For a career that burst upon the international scene little over
ten years ago, Kent Nagano has made an astonishing number of recordings,
which have garnered rave reviews and many awards. For EMI/Virgin
Classics he has recorded Prokofiev's Love for Three Oranges, Richard
Strauss' Salomé (in the French version), Poulenc's Dialogues of
the Carmelites, Busoni's Turandot/Arlecchino, Carlisle Floyd's Susannah
and the original version of Strauss' Ariadne auf Naxos, all with
the Lyon Opera.
Today Nagano is exclusively with Time Warner/Erato
Records, and for this label he has recorded Berlioz' Damnation of
Faust; Britten's Phaedra/The Rescue of Penelope; the afore-mentioned
Rodrigue et Chimene; Stravinsky's The Rake's Progress; Offenbach's
The Tales of Hoffmann; John Adams' The Death of Klinghoffer; and
Massenet's Werther, all with the Lyon Opera; and, independently
from Lyon, Puccini's La Boheme. With the London Symphony he has
recorded two CDs of Ravel compositions, the complete Daphnis et
Chloe and, on another disc, Valse Nobles, La Valse, Rapsodie Espagnol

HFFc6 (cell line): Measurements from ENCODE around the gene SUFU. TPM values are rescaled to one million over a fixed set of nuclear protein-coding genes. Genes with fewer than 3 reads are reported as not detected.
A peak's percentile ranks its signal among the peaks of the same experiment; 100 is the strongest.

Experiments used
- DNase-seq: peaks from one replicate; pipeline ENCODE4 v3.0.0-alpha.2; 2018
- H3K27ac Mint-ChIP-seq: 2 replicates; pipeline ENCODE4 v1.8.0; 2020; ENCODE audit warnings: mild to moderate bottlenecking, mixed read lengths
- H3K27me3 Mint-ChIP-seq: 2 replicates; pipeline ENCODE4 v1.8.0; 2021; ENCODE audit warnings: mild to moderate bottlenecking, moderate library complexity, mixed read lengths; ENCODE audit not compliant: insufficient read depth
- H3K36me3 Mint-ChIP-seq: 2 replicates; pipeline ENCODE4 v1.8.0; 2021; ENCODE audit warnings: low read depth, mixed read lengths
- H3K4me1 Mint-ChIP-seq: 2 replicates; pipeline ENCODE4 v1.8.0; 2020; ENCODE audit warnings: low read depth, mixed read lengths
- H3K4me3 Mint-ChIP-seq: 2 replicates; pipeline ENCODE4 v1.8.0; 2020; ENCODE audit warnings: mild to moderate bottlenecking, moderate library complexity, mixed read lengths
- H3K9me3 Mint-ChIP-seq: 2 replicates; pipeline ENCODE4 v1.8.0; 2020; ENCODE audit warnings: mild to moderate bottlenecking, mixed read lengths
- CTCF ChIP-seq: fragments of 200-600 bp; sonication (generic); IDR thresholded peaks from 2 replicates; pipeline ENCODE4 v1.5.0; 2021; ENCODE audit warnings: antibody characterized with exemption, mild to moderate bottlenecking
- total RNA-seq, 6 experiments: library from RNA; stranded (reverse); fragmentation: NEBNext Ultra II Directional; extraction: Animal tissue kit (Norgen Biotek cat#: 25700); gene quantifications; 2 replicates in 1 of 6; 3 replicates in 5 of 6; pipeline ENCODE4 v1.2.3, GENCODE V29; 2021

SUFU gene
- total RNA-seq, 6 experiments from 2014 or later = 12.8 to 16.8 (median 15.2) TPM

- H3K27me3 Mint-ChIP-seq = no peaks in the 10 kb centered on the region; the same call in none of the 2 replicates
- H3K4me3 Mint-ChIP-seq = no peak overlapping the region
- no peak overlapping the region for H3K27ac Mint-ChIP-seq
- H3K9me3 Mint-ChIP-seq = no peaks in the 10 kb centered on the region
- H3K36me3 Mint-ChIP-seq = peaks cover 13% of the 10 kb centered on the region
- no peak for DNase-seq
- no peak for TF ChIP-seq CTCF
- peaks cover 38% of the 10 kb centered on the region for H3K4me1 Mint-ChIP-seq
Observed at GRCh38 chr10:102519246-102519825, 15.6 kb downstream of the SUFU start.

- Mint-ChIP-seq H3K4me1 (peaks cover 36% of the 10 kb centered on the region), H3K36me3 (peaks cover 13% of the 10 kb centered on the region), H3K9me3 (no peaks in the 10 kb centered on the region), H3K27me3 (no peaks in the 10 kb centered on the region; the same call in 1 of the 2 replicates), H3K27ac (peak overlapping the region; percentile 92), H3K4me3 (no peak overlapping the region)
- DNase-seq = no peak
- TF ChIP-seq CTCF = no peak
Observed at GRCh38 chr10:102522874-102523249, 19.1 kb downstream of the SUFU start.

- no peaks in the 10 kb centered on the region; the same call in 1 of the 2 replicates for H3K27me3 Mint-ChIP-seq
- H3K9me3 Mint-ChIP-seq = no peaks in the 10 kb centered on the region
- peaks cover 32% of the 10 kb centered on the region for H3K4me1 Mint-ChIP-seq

and Menuet Antique. Also for Time Warner/Erato he has recorded Milhaud's
Cello Concertos with Mstislav Rostropovich and the London Symphony;
VarÀse's complete orchestral works with the Orchestre National de
France; and John Adams' Violin Concerto with Gidon Kramer and the
London Symphony. With the Hallé Orchestra he has recorded a CD including
Prokofiev's Violin Concerto no. 2 and Shostakovich's Violin Concerto
no. 1, with Vadim Repin as soloist; the original, rarely performed,
four-act version of Britten's Billy Budd; and the never performed
original version of Mahler's Das klagende Lied. On a loan-out basis
to D.G.G. he recorded the 1998 Salzburg Festival production of Messiaen's
St. François d'Assise, and his last recording with the Lyon Opera
forces, Peter Eötvös' opera Three Sisters and Leonard Bernstein's
White House Cantata.
The son of Japanese-American Nisei immigrants,
Kent Nagano was born on a farm in Morro Bay, California and was
trained in both Japanese and Western traditions. He was playing
piano by the age of four and by the time he entered high school
was proficient on the viola and clarinet. He was awarded a B.A.
with highest honors in both sociology and music from the University
of California at Santa Cruz, which recently honored him with their
Alumni Achievement Award. He received an M.A. in music from San
Francisco State University and in 1994 received that school's Alumni
Achievement of the Year Award, together with astronaut Sally Ride.
While continuing his studies in piano, voice, viola and musicology,
he served as an assistant to Laszlo Varga at San Francisco State,
Calvin Simmons at the Oakland Symphony and Sarah Caldwell at the
Opera Company of Boston.
In 1984, Nagano received worldwide recognition
after successfully conducting the Boston Symphony in a performance